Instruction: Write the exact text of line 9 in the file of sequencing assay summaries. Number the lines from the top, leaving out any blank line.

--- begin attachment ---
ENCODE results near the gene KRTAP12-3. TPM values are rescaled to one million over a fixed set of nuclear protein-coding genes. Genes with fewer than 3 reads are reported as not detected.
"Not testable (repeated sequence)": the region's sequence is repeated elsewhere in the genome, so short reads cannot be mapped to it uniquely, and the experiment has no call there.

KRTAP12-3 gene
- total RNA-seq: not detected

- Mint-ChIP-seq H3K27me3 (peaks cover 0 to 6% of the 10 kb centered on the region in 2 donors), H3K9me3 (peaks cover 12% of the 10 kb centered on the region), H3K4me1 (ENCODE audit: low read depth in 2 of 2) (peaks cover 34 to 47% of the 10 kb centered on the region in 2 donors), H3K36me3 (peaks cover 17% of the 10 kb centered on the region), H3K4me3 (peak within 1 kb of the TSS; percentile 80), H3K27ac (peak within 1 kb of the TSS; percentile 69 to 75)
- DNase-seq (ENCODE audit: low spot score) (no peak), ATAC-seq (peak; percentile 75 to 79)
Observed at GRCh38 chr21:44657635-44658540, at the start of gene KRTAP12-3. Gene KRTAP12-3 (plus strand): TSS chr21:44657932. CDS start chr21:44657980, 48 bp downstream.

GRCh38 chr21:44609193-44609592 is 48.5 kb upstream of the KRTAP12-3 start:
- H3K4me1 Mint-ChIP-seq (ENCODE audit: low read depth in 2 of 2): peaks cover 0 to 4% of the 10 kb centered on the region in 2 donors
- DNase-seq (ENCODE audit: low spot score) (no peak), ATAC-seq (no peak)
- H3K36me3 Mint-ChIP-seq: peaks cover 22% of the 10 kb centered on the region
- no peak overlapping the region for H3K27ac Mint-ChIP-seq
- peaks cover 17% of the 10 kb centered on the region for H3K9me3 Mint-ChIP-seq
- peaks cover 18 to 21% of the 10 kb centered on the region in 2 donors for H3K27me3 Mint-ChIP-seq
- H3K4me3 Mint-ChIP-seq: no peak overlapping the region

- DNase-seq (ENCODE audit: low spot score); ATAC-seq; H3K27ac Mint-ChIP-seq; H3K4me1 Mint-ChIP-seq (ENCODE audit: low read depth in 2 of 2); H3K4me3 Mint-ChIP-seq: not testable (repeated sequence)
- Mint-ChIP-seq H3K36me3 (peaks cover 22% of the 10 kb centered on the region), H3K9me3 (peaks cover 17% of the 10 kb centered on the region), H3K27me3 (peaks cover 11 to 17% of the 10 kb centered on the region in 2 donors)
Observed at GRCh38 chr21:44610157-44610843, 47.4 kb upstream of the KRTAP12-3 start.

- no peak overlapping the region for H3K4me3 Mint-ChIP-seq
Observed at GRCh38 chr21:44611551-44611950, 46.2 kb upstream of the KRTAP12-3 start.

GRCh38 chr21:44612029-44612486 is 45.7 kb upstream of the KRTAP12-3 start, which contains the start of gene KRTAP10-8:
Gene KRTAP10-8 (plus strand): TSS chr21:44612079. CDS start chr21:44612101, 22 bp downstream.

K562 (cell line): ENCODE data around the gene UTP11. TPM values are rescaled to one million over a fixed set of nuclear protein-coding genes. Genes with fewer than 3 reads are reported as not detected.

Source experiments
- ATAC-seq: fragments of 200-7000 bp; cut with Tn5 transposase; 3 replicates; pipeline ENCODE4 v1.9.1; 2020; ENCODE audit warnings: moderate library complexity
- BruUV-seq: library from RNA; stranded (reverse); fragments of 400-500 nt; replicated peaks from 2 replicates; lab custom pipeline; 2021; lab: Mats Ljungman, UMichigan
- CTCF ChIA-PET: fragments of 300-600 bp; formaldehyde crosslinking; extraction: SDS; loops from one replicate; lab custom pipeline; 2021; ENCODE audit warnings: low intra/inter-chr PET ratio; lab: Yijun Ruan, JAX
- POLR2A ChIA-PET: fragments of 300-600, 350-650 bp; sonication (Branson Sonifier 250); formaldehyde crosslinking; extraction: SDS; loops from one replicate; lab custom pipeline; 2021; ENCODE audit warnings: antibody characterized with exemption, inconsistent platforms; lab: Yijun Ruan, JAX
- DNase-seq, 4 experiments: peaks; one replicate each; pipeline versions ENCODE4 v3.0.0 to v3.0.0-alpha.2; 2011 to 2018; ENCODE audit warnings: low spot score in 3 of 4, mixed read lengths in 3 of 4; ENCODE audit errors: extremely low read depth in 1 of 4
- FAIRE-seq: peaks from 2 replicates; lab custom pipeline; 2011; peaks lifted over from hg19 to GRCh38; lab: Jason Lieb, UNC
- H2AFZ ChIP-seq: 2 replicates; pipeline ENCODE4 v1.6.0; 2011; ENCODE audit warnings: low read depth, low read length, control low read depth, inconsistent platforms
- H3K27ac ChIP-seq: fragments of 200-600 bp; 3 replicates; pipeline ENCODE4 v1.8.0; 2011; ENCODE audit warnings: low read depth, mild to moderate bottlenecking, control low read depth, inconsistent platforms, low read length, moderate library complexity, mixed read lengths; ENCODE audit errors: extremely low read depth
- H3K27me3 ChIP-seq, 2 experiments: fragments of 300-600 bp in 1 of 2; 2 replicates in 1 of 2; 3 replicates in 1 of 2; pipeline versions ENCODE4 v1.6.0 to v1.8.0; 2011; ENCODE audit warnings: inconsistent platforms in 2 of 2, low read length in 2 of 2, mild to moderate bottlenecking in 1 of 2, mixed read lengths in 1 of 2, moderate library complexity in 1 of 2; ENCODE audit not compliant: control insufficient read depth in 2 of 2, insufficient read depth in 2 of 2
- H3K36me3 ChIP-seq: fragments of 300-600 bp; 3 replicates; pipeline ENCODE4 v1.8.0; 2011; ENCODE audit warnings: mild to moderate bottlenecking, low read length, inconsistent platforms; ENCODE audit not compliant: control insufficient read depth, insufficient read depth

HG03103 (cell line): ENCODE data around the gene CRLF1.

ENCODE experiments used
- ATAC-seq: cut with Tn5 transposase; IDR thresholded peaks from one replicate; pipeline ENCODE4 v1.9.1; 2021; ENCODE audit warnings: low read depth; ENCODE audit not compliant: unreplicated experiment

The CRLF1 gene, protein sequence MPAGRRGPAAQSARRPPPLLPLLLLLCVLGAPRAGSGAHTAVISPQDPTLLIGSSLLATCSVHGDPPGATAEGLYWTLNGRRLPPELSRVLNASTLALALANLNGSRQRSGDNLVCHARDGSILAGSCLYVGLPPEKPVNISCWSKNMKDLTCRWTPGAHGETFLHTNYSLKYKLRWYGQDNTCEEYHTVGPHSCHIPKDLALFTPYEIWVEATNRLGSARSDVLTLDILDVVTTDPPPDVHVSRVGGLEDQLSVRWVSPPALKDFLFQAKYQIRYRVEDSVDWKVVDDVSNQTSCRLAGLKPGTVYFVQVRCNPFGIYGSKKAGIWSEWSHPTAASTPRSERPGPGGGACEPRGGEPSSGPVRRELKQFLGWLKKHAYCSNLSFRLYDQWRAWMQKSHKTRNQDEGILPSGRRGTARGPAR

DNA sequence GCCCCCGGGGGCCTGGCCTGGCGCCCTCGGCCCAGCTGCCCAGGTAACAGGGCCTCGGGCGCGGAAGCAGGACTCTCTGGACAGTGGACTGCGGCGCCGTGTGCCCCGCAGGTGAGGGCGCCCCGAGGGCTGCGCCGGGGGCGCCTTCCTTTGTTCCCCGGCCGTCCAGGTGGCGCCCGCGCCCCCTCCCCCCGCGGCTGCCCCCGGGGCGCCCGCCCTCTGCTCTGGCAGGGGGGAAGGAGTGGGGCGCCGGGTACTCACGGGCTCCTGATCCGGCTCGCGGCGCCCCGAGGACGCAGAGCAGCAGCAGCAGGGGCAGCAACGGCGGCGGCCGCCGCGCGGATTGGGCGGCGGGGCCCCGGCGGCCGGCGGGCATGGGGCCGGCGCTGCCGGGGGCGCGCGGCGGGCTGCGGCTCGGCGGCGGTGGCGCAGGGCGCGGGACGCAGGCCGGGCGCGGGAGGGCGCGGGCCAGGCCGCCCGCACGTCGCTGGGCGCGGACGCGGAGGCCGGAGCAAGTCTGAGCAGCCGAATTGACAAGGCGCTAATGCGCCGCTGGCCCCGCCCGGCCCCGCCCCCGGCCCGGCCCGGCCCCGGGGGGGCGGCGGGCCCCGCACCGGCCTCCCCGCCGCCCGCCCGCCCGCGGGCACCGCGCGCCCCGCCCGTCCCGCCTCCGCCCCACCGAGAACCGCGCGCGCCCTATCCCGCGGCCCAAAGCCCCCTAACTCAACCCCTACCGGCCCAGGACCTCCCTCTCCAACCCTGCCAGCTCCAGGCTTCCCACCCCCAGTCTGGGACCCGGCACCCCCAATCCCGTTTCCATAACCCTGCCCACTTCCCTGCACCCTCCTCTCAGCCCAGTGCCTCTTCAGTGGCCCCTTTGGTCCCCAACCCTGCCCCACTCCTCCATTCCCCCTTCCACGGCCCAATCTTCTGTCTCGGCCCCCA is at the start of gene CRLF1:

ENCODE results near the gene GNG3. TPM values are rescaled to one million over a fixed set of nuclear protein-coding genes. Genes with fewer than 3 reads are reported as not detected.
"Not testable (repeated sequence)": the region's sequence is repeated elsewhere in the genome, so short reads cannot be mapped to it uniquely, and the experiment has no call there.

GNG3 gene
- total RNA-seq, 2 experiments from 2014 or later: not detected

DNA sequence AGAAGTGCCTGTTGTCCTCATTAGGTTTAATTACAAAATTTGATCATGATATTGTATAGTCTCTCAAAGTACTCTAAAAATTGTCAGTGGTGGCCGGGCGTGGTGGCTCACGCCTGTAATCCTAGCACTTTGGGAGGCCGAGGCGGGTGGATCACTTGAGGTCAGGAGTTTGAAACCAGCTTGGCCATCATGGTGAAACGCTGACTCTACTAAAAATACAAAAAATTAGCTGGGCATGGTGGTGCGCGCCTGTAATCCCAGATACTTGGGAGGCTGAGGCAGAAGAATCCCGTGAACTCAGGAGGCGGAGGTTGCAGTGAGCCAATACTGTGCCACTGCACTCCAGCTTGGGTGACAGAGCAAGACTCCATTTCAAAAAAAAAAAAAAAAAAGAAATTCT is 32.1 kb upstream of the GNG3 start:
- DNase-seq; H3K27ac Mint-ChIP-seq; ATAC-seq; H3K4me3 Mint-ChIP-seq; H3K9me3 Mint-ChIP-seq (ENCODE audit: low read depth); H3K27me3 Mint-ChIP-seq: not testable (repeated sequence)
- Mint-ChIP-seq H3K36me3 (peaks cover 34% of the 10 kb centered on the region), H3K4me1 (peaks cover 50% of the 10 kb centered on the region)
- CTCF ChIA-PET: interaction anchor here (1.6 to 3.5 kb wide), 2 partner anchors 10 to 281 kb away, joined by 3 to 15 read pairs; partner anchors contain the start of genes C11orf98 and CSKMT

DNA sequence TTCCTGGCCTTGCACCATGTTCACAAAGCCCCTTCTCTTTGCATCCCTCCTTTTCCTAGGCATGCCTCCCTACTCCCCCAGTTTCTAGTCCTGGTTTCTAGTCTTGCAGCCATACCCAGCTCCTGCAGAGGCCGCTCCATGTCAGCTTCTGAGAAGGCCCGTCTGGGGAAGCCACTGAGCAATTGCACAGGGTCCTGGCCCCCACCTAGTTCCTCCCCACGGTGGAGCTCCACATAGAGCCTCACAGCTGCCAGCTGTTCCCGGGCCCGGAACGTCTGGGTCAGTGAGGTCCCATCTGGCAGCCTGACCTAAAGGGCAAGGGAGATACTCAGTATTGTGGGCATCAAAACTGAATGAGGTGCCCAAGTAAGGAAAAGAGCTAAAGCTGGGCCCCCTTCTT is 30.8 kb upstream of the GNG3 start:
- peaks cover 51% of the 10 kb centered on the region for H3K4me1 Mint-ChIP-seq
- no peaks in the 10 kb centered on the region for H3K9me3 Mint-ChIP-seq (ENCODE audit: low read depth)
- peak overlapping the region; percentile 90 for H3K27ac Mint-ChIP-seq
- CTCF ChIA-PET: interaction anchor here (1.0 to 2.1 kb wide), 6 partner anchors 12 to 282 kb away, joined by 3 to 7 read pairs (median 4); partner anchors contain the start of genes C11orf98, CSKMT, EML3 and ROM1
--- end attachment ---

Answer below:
- H3K4me1 Mint-ChIP-seq (ENCODE audit: low read depth in 2 of 2): peaks cover 0 to 4% of the 10 kb centered on the region in 2 donors